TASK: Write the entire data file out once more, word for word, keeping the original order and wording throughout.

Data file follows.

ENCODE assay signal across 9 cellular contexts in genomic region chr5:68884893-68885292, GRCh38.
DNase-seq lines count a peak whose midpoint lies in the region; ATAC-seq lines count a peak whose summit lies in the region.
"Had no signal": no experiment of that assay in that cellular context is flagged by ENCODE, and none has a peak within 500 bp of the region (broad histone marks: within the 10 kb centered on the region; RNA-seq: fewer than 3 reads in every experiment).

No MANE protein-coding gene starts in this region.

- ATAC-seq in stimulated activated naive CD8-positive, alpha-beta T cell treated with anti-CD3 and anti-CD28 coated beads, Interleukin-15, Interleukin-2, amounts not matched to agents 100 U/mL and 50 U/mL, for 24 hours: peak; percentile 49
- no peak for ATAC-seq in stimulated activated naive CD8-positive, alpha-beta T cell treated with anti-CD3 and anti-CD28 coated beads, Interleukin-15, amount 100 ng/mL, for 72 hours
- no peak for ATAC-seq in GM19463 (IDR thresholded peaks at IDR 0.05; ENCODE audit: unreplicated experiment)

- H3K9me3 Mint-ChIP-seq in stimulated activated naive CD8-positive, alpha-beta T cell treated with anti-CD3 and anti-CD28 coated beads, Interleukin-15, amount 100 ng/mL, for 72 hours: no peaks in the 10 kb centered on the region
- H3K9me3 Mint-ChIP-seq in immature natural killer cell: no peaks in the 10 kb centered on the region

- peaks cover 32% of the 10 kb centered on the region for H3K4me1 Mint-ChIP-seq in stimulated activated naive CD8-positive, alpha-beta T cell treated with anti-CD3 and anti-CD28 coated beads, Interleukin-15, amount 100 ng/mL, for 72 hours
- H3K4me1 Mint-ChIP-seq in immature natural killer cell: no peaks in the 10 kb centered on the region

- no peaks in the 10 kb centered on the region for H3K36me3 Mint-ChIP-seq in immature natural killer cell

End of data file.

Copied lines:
ENCODE assay signal across 9 cellular contexts in genomic region chr5:68884893-68885292, GRCh38.
DNase-seq lines count a peak whose midpoint lies in the region; ATAC-seq lines count a peak whose summit lies in the region.
"Had no signal": no experiment of that assay in that cellular context is flagged by ENCODE, and none has a peak within 500 bp of the region (broad histone marks: within the 10 kb centered on the region; RNA-seq: fewer than 3 reads in every experiment).

No MANE protein-coding gene starts in this region.

- ATAC-seq in stimulated activated naive CD8-positive, alpha-beta T cell treated with anti-CD3 and anti-CD28 coated beads, Interleukin-15, Interleukin-2, amounts not matched to agents 100 U/mL and 50 U/mL, for 24 hours: peak; percentile 49
- no peak for ATAC-seq in stimulated activated naive CD8-positive, alpha-beta T cell treated with anti-CD3 and anti-CD28 coated beads, Interleukin-15, amount 100 ng/mL, for 72 hours
- no peak for ATAC-seq in GM19463 (IDR thresholded peaks at IDR 0.05; ENCODE audit: unreplicated experiment)

- H3K9me3 Mint-ChIP-seq in stimulated activated naive CD8-positive, alpha-beta T cell treated with anti-CD3 and anti-CD28 coated beads, Interleukin-15, amount 100 ng/mL, for 72 hours: no peaks in the 10 kb centered on the region
- H3K9me3 Mint-ChIP-seq in immature natural killer cell: no peaks in the 10 kb centered on the region

- peaks cover 32% of the 10 kb centered on the region for H3K4me1 Mint-ChIP-seq in stimulated activated naive CD8-positive, alpha-beta T cell treated with anti-CD3 and anti-CD28 coated beads, Interleukin-15, amount 100 ng/mL, for 72 hours
- H3K4me1 Mint-ChIP-seq in immature natural killer cell: no peaks in the 10 kb centered on the region

- no peaks in the 10 kb centered on the region for H3K36me3 Mint-ChIP-seq in immature natural killer cell